8. Carter, C. S., Williams, J. R., Witt, D. M., Insel, T. R. Oxytocin and social bonding. Annals of the New York Academy of Sciences. 652-6204 (1992).
  9. Miczek, K. A., Maxson, S. C., Fish, E. W., Faccidomo, S. Aggressive behavioral phenotypes in mice. Behavioural brain research. 125, 167-181 (2001).
  10. Arakawa, H., Arakawa, K., Blanchard, D. C., Blanchard, R. J. A new test paradigm for social recognition evidenced by urinary scent marking behavior in C57BL/6J mice. Behavioural brain research. 190, 97-104 (2008).
  11. Crawley, J. N. Designing mouse behavioral tasks relevant to autistic-like behaviors. Mental retardation and developmental disabilities research reviews. 10, 248-258 (2004).
  12. Miyakawa, T., Leiter, L. M., Gerber, D. J., Gainetdinov, R. R., Sotnikova, T. D., Zeng, H., Caron, M. G., Tonegawa, S. Conditional calcineurin knockout mice exhibit multiple abnormal behaviors related to schizophrenia. Proceedings of the National Academy of Sciences of the United States of America. 100, 8987-8992 (2003).
  13. Yamasaki, N., Maekawa, M., Kobayashi, K., Kajii, Y., Maeda, J., Soma, M., Takao, K., Tanda, K., Ohira, K. Alpha-CaMKII deficiency causes immature dentate gyrus, a novel candidate endophenotype of psychiatric disorders. Molecular brain. 1, 6-6 (2008).
  14. Crawley, J. What's Wrong with My Mouse? Behavioral Phenotyping of Transgenic and Knockout Mice. John Wiley & Sons, Inc. New York. (2000).
  15. Holmes, A., Kinney, J. W., Wrenn, C. C., Li, Q., Yang, R. J., Ma, L., Vishwanath, J., Saavedra, Galanin GAL-R1 receptor null mutant mice display increased anxiety-like behavior specific to the elevated plus-maze. Neuropsychopharmacology. 28, 1031-1044 (2003).
  16. Matochik, J. A. Role of the main olfactory system in recognition between individual spiny mice. Physiology & behavior. 42, 217-222 (1988).
  17. Bluthe, R. M., Dantzer, R. Role of the vomeronasal system in vasopressinergic modulation of social recognition in rats. Brain research. 604, 1-2 (1993).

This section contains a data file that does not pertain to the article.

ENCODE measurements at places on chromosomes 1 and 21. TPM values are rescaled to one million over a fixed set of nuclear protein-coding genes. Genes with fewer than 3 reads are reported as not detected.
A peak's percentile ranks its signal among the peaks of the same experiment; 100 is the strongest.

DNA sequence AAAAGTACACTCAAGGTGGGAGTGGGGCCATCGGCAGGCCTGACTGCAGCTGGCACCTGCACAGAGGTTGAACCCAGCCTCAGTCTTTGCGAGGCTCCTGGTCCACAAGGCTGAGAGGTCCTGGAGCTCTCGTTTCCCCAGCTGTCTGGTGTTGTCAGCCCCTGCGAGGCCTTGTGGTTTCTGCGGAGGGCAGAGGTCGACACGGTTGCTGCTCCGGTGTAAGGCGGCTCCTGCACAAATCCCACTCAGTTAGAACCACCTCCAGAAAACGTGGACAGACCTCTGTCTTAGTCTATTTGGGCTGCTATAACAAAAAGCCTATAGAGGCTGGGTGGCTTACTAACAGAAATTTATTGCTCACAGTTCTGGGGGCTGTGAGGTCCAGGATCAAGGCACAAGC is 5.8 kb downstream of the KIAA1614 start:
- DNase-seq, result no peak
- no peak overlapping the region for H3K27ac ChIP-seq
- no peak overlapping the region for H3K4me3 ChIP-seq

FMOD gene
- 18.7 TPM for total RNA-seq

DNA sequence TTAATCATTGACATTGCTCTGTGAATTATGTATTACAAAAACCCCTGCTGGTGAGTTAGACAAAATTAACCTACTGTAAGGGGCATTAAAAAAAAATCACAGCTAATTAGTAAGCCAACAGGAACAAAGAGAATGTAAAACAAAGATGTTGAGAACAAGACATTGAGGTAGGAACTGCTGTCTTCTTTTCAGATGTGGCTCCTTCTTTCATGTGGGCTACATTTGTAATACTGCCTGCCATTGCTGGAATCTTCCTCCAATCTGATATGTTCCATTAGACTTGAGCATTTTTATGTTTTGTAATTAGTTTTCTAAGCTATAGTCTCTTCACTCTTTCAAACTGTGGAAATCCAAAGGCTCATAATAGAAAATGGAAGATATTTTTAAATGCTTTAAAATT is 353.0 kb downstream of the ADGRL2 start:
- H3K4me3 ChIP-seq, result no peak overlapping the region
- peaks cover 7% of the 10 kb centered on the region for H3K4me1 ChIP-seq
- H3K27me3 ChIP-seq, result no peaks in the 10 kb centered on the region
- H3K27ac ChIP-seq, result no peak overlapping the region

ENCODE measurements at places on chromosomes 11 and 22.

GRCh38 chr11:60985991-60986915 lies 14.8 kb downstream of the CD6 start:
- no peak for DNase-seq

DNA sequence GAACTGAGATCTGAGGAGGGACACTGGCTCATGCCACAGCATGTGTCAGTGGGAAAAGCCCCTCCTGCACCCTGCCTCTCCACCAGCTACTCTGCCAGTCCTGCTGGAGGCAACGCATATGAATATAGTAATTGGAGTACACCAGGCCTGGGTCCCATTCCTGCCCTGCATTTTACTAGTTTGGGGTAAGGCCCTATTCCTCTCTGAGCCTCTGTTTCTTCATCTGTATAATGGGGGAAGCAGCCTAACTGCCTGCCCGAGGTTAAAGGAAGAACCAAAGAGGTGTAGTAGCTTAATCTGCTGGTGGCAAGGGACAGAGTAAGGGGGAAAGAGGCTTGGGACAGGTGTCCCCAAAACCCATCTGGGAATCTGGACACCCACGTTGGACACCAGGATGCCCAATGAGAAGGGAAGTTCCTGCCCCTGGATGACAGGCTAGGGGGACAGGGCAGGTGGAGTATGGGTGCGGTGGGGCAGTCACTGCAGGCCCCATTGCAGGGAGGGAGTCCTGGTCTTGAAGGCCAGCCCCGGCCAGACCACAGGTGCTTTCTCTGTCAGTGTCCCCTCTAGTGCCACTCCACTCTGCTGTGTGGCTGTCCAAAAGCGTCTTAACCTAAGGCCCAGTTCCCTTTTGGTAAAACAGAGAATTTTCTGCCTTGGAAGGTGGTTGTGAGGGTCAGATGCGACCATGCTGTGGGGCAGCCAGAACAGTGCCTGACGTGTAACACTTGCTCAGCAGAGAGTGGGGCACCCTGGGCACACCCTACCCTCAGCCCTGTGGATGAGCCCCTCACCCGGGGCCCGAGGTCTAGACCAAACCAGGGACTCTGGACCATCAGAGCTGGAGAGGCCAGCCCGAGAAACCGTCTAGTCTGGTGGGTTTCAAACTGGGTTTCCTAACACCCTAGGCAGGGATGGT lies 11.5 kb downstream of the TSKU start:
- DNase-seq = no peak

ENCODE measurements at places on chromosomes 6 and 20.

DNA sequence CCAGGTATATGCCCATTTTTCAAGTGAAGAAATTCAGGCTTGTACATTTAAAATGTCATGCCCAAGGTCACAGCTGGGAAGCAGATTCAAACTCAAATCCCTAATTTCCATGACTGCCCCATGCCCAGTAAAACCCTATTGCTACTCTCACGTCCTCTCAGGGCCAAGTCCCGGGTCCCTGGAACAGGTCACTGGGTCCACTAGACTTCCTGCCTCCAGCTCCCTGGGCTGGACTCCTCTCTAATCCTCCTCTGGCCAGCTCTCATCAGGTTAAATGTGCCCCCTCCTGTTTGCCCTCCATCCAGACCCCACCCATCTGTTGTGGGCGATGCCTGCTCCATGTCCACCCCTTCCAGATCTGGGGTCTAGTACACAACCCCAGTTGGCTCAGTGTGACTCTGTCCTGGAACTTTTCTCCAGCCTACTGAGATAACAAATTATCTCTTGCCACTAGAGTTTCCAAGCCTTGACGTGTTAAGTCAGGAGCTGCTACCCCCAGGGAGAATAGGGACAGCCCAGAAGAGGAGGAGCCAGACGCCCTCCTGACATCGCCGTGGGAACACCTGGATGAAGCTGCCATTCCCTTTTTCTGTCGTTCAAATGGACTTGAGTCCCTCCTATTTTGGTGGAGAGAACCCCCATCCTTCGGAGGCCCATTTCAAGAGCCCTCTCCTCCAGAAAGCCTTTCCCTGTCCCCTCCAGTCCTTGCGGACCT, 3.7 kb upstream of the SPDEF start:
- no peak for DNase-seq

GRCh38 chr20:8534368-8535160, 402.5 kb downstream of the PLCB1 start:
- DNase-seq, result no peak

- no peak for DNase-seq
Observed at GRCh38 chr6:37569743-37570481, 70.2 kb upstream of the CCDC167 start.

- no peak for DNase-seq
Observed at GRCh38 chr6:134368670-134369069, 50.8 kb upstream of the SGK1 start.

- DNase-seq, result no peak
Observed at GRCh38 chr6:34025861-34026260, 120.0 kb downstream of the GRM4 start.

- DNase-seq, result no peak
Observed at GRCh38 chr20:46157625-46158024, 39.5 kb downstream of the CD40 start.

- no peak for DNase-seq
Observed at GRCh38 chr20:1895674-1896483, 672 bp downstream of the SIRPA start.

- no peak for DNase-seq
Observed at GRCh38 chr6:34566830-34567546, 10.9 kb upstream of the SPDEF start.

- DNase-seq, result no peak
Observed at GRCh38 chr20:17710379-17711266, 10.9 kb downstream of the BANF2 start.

18. Tanda, K., Nishi, A., Matsuo, N., Nakanishi, K., Yamasaki, N., Sugimoto, T., Toyama, K., Takao, K., Miyakawa, T. Abnormal social behavior, hyperactivity, impaired remote spatial memory, and increased D1-mediated dopaminergic signaling in neuronal nitric oxide synthase knockout mice. Molecular brain. 2, 19-19 (2009).
  19. Scattoni, M. L., Crawley, J., Ricceri, L. Ultrasonic vocalizations: a tool for behavioural phenotyping of mouse models of neurodevelopmental disorders. Neuroscience and biobehavioral reviews. 33, 508-515 (2009).
  20. Couture, S. M., Penn, D. L., Losh, M., Adolphs, R., Hurley, R., Piven, J. Comparison of social cognitive functioning in schizophrenia and high functioning autism: more convergence than divergence. Psychological medicine. 40, 569-579 (2010).
  21. Zisook, S., Shuchter, S. R. Depression through the first year after the death of a spouse. The American journal of psychiatry. 148, 1346-1352 (1991).
  22. Trainor, B. C., Workman, J. L., Jessen, R., Nelson, R. J. Impaired nitric oxide synthase signaling dissociates social investigation and aggression. Behavioral neuroscience. 121, 362-369 (2007).
  23. Volke, V., Soosaar, A., Koks, S., Bourin, M., Mannisto, P. T., Vasar, E. 7-Nitroindazole, a nitric oxide synthase inhibitor, has anxiolytic-like properties in exploratory models of anxiety. Psychopharmacology. 131, 399-405 (1997).
  24. Griffin, M. G., Taylor, G. T. Norepinephrine modulation of social memory: evidence for a time-dependent functional recovery of behavior. Behavioral. 109, 466-473 (1995).

Comments

0 Comments


    Post a Question / Comment / Request

    You must be signed in to post a comment. Please or create an account.

    Video Stats